When several mergers left a large agricultural lender with countless silos of data and applications and a mishmash...
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of communications, an IT executive converged voice and data to leverage the full value of a CRM solution, drive up revenue and earn a 100% return on investment.
Greenstone Farm Credit Services is a $3 billion agricultural lender based in East Lansing, Mich. From 1999 to 2003, mergers with four other organizations strengthened Greenstone's market position but also saddled it with a disparate collection of legacy systems at its 37 branches in Michigan and Wisconsin.
"We had information siloed in different branch locations," Greenstone's Director of Information Services, Dominic Roberts, told CIOs during his presentation at last week's CIO Decisions Conference 2006 in Carlsbad, Calif. "It would take five or six systems for a FSO [financial services officer] to get a complete picture of a customer." @22392
Roberts said growth challenged his employees' abilities to offer more timely, comprehensive and personalized service.
"Customer-facing companies need to know their customers," Roberts said. "Everything is about making sure you're getting the sales."
Greenstone wanted its employees to have an in-depth knowledge of each customer, not only whether customers have mortgages or tractor loans with Greenstone, but also where they buy their life insurance and who does their taxes.
To meet this challenge, Roberts became an early adopter of the customer relationship management technology Microsoft Dynamics CRM. The technology integrated the different applications and databases Greenstone employees used for customer management.
But freeing information from silos with CRM was just the first step for Roberts. Despite Greenstone's growth, he wanted to preserve the personal, individual relationships the company's employees had with their customers. With Greenstone so much larger, losing that sense of personalized service was a real danger.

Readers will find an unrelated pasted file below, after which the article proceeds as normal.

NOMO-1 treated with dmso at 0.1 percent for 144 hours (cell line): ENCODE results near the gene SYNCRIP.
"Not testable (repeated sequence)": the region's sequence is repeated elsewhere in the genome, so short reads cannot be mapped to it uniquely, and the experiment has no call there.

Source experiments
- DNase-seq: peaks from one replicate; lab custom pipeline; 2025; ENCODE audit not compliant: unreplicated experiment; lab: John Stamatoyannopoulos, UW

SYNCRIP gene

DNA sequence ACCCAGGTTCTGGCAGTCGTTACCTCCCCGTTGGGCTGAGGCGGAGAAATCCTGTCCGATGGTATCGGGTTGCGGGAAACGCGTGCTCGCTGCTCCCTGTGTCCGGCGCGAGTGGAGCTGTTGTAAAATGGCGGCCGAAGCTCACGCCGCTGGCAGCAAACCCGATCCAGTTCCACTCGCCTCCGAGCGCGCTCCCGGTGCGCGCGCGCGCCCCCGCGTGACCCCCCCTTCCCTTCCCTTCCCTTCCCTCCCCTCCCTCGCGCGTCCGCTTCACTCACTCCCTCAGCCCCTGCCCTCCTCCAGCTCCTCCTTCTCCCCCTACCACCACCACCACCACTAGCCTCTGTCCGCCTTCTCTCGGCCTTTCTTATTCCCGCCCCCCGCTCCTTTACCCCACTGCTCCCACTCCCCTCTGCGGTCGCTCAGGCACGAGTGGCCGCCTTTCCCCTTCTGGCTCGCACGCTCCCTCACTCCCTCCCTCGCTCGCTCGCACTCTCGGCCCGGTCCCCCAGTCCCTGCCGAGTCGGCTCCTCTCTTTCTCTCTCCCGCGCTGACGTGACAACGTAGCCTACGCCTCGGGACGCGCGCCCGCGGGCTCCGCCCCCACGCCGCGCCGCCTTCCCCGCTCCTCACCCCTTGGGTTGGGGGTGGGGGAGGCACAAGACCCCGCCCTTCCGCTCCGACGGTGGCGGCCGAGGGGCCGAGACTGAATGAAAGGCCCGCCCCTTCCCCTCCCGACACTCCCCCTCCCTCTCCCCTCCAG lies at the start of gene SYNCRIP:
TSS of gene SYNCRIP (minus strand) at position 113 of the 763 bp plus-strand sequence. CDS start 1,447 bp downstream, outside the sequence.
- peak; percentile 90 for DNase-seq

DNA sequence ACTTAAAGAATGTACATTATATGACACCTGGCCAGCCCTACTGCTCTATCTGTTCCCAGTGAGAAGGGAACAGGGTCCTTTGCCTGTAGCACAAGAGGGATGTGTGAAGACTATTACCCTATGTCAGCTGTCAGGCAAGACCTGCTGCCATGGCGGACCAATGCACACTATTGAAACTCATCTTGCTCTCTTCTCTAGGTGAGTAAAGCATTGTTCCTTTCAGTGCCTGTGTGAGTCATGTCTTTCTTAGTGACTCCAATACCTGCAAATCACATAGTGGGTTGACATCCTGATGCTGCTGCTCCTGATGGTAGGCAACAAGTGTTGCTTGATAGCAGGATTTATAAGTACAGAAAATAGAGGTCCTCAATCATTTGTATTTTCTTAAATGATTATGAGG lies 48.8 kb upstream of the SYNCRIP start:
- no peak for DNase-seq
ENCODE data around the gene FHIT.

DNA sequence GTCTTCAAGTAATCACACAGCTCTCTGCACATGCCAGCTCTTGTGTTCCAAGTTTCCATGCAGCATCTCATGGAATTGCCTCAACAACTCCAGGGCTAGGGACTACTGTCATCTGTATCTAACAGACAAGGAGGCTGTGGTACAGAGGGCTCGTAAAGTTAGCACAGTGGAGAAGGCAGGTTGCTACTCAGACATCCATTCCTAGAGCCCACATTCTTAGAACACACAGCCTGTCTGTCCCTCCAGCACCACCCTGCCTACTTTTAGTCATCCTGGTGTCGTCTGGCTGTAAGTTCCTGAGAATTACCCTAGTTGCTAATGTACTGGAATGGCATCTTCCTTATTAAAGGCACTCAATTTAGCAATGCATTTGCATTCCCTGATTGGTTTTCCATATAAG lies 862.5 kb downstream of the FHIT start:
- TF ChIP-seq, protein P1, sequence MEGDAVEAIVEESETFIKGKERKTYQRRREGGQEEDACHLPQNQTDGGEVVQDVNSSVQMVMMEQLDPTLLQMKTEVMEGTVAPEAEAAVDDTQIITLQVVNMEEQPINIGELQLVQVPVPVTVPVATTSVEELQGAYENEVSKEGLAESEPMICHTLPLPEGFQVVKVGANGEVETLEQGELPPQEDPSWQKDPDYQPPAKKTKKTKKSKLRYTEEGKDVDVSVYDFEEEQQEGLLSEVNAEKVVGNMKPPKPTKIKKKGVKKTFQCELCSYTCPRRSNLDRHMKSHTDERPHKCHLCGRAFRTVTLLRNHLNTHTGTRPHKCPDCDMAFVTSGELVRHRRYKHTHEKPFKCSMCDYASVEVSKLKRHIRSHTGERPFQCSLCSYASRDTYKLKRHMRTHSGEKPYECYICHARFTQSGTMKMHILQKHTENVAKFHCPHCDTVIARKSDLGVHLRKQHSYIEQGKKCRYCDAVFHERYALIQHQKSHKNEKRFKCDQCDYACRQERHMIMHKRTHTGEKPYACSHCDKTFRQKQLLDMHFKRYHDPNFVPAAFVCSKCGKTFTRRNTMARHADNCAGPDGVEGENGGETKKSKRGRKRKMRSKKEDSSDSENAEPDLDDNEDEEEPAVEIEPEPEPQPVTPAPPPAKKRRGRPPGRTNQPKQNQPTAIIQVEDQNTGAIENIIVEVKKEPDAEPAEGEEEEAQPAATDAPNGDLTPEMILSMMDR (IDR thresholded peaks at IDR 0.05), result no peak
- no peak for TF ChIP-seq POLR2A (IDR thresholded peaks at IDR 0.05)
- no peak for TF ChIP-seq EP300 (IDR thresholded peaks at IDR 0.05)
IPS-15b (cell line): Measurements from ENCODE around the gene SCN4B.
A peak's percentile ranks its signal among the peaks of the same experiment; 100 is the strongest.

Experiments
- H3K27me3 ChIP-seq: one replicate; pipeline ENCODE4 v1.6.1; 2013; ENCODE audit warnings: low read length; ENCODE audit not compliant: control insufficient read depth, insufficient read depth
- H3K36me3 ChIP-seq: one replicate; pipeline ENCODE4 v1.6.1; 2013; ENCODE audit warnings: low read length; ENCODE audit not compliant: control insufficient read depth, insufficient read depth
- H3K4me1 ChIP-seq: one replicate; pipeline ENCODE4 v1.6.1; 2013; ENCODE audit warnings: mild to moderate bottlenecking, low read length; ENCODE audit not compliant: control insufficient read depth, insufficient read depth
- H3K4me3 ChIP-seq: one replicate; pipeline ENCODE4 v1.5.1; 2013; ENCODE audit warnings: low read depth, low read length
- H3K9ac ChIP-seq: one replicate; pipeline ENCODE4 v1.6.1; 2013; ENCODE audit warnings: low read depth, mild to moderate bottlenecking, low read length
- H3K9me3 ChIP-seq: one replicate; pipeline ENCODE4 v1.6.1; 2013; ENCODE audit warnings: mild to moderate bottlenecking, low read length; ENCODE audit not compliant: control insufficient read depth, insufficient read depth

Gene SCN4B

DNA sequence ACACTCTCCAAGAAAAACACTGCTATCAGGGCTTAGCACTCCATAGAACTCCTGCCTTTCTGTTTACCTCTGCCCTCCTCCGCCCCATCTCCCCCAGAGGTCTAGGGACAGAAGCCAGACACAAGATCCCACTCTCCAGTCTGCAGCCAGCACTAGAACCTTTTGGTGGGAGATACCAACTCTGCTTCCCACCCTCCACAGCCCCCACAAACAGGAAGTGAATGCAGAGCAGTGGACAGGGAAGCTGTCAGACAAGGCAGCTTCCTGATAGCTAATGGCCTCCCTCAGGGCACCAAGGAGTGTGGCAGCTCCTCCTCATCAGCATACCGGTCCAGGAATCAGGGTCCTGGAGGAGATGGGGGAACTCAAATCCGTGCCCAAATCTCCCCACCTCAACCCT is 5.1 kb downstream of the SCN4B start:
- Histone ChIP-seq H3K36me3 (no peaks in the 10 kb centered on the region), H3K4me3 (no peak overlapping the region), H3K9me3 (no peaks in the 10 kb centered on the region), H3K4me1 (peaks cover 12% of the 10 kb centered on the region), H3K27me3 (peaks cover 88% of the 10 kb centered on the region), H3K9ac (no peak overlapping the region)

Roberts said he didn't want to implement a solution that created a customer experience similar to dialing into a credit card company. He said there is nothing more frustrating than being told by a recording to punch in your credit card account number, only to be asked several minutes later by a customer service representative to recite the account number a second time.
He found a solution to this problem while addressing another of Greenstone's growing pains -- its patchwork of telecommunications systems.
"We had 37 different telecom systems and we had some branches that didn't even have voice mail," Roberts said.
Greenstone decided to converge its voice and data at all 37 branches with Voice over Internet Protocol (VoIP). But Roberts needed a VoIP platform that could integrate with his Microsoft CRM technology.
Roberts purchased Cisco Business Communications System, a VoIP platform designed to integrate with Microsoft Dynamics CRM. The integrated technology can identify incoming phone calls from customers, instantly recalling data from Greenstone's CRM system. When a call comes in, the Greenstone employee receives a pop-up window on his desktop with a complete picture of the customer's relationship with the company.
"By the time they say 'Thank you for calling Greenstone,' we want them to have a 360-degree view of the customer," Roberts said. "We equate success with managing the customer experience. We want to provide the best response at the right time."
Roberts said the integrated voice and data also encouraged employee adoption of the new technology. It was impossible not to see the value of a pop-up window that told you everything about a customer before they said hello.
Roberts said Greenstone earned a 100% return on investment on its VoIP platform within eight months. The company also saw its average revenue per customer grow by 5% to 10%.
"We didn't want to lose that small-town feel," Roberts said. He said the solution he chose gave his company the competitive differentiation it needed. It allowed Greenstone to know its customers better than the competition.
Let us know what you think about the story; e-mail: Shamus McGillicuddy, News Writer
This article originally appeared on SearchCIO.com